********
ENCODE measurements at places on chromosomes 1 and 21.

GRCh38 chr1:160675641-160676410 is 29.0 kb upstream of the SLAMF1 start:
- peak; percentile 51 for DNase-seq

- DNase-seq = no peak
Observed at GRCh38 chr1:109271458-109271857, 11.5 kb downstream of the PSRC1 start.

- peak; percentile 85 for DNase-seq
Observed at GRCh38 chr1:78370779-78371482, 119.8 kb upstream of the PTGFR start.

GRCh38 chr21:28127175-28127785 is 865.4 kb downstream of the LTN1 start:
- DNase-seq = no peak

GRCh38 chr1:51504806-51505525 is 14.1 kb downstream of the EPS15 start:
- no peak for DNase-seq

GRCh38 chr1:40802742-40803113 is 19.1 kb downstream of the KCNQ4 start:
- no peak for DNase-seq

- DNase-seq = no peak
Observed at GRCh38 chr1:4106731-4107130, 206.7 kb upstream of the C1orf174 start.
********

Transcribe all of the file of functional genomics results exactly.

ENCODE measurements at places on chromosomes 1 and 21.

GRCh38 chr1:160675641-160676410 is 29.0 kb upstream of the SLAMF1 start:
- peak; percentile 51 for DNase-seq

- DNase-seq = no peak
Observed at GRCh38 chr1:109271458-109271857, 11.5 kb downstream of the PSRC1 start.

- peak; percentile 85 for DNase-seq
Observed at GRCh38 chr1:78370779-78371482, 119.8 kb upstream of the PTGFR start.

GRCh38 chr21:28127175-28127785 is 865.4 kb downstream of the LTN1 start:
- DNase-seq = no peak

GRCh38 chr1:51504806-51505525 is 14.1 kb downstream of the EPS15 start:
- no peak for DNase-seq

GRCh38 chr1:40802742-40803113 is 19.1 kb downstream of the KCNQ4 start:
- no peak for DNase-seq

- DNase-seq = no peak
Observed at GRCh38 chr1:4106731-4107130, 206.7 kb upstream of the C1orf174 start.